Exxon Mobil might build a new rail terminal in Edmonton, Alberta, to move crude oil from its Kearl oil sands project amid questions about whether the Keystone XL pipeline will win U.S. approval.
The plan is a sign of the times. Oil sands producers are increasingly using rail to move growing production as the White House weighs whether to permit TransCanada Corp.’s Keystone project.
An Exxon executive mentioned the potential rail project Thursday on a call with financial analysts to discuss Exxon’s third-quarter earnings report.
David Rosenthal, Exxon’s vice president for investor relations, said the company is hoping Keystone will be built but added Exxon is looking at other options out of “prudence.”
“We are looking at a number of logistical opportunities that we have including pipeline routes and certainly Keystone XL will be there for the industry in general,” he said, according to a transcript on the financial news website Seeking Alpha.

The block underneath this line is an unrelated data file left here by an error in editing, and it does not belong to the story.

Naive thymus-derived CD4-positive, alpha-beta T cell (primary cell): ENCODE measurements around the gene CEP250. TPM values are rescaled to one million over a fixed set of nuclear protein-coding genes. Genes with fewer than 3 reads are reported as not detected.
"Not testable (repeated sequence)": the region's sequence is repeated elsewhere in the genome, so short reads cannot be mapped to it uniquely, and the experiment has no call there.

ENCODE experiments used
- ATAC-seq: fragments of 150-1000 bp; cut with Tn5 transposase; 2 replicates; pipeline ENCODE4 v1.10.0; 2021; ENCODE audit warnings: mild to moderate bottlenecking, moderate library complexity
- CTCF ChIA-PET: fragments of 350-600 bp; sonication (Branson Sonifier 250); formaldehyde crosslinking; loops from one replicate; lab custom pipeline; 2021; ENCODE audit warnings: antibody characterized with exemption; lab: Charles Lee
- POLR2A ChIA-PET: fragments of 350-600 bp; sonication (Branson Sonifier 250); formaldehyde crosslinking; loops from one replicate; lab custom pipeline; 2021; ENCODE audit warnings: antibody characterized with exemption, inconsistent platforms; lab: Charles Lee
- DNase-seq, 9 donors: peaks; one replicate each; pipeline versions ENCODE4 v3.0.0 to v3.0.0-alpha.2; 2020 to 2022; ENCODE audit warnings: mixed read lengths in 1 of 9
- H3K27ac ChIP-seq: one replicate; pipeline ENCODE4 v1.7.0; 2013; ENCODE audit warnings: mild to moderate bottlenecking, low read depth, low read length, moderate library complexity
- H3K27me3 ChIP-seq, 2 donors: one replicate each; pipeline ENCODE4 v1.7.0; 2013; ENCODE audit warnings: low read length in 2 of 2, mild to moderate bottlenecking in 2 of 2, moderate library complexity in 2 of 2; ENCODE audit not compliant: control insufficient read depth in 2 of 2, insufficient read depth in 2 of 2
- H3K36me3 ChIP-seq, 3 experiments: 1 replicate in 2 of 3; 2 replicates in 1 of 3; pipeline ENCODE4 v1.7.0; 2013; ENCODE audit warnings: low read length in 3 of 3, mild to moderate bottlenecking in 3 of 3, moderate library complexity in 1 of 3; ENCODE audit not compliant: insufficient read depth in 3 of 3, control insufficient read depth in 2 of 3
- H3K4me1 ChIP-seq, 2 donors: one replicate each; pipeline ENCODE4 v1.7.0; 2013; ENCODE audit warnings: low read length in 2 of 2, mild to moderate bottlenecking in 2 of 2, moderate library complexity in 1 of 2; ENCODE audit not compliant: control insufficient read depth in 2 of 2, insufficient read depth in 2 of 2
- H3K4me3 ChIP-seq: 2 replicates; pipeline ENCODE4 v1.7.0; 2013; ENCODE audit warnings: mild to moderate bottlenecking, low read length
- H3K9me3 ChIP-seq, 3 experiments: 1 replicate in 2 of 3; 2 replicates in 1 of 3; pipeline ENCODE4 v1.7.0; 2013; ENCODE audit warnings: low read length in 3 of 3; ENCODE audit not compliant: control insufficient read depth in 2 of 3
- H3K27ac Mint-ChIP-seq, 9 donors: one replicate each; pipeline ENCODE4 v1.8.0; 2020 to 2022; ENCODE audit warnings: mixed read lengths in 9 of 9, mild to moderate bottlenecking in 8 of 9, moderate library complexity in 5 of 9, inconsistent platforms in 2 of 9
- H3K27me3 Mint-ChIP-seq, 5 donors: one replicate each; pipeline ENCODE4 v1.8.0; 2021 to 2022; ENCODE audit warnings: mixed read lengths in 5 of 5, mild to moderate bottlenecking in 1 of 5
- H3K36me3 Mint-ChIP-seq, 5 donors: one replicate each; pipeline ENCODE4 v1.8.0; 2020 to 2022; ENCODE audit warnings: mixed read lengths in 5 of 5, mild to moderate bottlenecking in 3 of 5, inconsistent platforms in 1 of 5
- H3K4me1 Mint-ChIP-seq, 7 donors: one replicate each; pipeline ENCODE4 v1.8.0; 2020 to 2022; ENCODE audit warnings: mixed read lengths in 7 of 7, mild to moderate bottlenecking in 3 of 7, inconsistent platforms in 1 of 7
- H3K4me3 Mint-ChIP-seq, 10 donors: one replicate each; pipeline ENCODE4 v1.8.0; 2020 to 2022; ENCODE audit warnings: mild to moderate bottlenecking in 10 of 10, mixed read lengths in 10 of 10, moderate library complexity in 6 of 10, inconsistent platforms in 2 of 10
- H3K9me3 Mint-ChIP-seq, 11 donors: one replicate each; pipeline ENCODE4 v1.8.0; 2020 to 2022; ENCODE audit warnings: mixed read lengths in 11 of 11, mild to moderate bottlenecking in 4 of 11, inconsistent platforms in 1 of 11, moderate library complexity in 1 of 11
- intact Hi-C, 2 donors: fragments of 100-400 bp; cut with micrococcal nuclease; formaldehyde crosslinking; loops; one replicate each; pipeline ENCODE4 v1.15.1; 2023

He added: “But as would be prudent we are looking at other options including evaluating a project to build a rail terminal in Edmonton and then move some of that crude out of there into the lower [48 states] by rail and we are in the process of evaluating that opportunity and we’ll have more to say on that in the future.”
The Kearl project began production in April and currently produces 100,000 barrels per day, and Exxon envisions doubling that amount over the next couple of years.
Keystone XL would bring hundreds of thousands of barrels per day from oil sands projects across the border en route to Gulf Coast refineries. It would also move oil from the booming Bakken region in North Dakota.
The New York Times looked in-depth Thursday at growing use of rail to move oil sands crude, reporting that "Canada is poised to quadruple its rail-loading capacity over the next few years to as much as 900,000 barrels a day, up from 180,000 today."